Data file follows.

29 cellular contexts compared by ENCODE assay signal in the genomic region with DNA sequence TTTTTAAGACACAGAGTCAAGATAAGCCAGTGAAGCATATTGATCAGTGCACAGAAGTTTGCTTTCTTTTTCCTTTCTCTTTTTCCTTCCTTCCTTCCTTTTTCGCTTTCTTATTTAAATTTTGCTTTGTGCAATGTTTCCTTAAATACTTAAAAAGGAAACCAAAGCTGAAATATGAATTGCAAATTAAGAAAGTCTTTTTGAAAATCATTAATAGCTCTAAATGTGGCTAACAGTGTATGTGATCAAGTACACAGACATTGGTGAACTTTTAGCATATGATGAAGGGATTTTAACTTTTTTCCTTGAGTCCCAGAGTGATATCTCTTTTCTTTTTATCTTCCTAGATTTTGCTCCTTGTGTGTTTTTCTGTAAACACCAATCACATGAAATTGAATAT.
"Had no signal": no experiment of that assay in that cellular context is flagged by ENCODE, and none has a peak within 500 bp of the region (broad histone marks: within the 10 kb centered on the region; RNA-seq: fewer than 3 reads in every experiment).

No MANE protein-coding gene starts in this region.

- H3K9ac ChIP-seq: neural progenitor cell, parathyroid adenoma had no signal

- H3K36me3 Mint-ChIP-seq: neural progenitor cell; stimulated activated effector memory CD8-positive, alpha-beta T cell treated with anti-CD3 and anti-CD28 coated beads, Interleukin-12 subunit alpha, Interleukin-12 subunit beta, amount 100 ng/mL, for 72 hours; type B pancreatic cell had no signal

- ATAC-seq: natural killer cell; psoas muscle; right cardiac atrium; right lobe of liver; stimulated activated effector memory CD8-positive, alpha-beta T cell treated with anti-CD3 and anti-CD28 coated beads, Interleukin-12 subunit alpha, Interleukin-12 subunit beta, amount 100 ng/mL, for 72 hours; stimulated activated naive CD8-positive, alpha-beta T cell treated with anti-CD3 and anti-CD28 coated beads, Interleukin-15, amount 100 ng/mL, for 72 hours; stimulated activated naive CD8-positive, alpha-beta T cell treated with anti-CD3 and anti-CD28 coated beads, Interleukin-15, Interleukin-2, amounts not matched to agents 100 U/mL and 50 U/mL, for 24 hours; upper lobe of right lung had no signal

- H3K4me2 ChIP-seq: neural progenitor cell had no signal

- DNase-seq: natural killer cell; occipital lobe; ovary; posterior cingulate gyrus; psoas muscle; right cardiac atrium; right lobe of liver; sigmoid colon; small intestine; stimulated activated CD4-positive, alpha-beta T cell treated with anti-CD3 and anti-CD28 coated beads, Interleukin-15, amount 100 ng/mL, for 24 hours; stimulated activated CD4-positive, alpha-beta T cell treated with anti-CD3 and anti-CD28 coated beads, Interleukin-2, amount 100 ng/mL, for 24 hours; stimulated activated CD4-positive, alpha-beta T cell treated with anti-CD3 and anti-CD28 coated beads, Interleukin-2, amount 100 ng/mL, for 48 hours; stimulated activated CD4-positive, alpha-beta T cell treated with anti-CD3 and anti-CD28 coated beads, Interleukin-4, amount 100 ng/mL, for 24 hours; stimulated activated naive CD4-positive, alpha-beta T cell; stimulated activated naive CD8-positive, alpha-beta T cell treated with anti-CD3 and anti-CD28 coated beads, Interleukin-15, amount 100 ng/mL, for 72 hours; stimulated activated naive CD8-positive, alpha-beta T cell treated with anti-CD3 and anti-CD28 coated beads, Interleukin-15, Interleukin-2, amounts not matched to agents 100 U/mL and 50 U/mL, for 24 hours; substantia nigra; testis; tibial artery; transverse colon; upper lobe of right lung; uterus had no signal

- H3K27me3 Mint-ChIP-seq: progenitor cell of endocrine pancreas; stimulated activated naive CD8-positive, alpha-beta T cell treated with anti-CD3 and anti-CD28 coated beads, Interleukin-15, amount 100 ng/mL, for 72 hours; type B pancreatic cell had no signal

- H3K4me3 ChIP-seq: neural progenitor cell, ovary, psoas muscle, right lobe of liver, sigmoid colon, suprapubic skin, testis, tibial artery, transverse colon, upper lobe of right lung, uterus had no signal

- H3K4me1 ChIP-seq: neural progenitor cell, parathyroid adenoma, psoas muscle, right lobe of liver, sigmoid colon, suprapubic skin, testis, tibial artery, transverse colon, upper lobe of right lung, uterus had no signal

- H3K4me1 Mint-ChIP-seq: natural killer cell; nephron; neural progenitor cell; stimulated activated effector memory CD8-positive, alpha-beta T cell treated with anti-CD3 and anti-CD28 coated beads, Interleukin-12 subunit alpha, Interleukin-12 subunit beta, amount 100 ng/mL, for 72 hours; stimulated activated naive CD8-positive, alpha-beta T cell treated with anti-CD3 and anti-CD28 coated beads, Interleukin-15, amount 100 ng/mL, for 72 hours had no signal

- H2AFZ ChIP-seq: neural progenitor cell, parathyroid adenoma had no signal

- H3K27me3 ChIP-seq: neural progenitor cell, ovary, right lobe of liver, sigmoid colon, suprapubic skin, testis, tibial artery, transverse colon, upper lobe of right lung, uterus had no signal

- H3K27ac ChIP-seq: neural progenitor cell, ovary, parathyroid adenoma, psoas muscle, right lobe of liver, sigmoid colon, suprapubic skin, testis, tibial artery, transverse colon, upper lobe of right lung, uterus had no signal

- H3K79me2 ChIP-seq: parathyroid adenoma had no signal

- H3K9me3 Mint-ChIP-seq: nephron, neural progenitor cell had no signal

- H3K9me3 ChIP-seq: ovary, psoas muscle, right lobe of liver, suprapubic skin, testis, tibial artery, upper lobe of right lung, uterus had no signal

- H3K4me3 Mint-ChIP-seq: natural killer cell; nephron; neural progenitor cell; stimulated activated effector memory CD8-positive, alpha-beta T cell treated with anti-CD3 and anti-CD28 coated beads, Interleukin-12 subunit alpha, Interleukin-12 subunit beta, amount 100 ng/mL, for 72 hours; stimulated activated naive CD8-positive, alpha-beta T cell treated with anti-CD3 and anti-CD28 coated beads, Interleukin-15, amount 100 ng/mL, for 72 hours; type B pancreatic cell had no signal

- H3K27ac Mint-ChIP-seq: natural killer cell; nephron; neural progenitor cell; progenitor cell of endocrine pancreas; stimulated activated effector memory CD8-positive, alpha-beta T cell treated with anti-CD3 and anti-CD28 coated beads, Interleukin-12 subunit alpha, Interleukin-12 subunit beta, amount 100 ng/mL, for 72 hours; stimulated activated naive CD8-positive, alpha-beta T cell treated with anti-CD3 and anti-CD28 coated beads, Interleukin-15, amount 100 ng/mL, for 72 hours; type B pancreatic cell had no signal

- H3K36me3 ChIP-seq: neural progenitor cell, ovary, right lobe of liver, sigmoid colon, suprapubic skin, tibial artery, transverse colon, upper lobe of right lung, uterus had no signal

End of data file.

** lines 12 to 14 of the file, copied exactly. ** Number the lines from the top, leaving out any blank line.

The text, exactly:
- H3K4me1 Mint-ChIP-seq: natural killer cell; nephron; neural progenitor cell; stimulated activated effector memory CD8-positive, alpha-beta T cell treated with anti-CD3 and anti-CD28 coated beads, Interleukin-12 subunit alpha, Interleukin-12 subunit beta, amount 100 ng/mL, for 72 hours; stimulated activated naive CD8-positive, alpha-beta T cell treated with anti-CD3 and anti-CD28 coated beads, Interleukin-15, amount 100 ng/mL, for 72 hours had no signal

- H2AFZ ChIP-seq: neural progenitor cell, parathyroid adenoma had no signal

- H3K27me3 ChIP-seq: neural progenitor cell, ovary, right lobe of liver, sigmoid colon, suprapubic skin, testis, tibial artery, transverse colon, upper lobe of right lung, uterus had no signal